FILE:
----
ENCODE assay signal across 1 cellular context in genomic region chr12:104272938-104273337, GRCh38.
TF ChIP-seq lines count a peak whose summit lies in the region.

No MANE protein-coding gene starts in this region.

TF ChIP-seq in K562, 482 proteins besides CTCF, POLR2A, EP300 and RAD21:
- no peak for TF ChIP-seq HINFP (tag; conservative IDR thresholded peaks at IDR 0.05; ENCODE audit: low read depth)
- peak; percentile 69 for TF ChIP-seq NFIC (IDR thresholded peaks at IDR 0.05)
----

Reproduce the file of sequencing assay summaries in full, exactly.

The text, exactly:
ENCODE assay signal across 1 cellular context in genomic region chr12:104272938-104273337, GRCh38.
TF ChIP-seq lines count a peak whose summit lies in the region.

No MANE protein-coding gene starts in this region.

TF ChIP-seq in K562, 482 proteins besides CTCF, POLR2A, EP300 and RAD21:
- no peak for TF ChIP-seq HINFP (tag; conservative IDR thresholded peaks at IDR 0.05; ENCODE audit: low read depth)
- peak; percentile 69 for TF ChIP-seq NFIC (IDR thresholded peaks at IDR 0.05)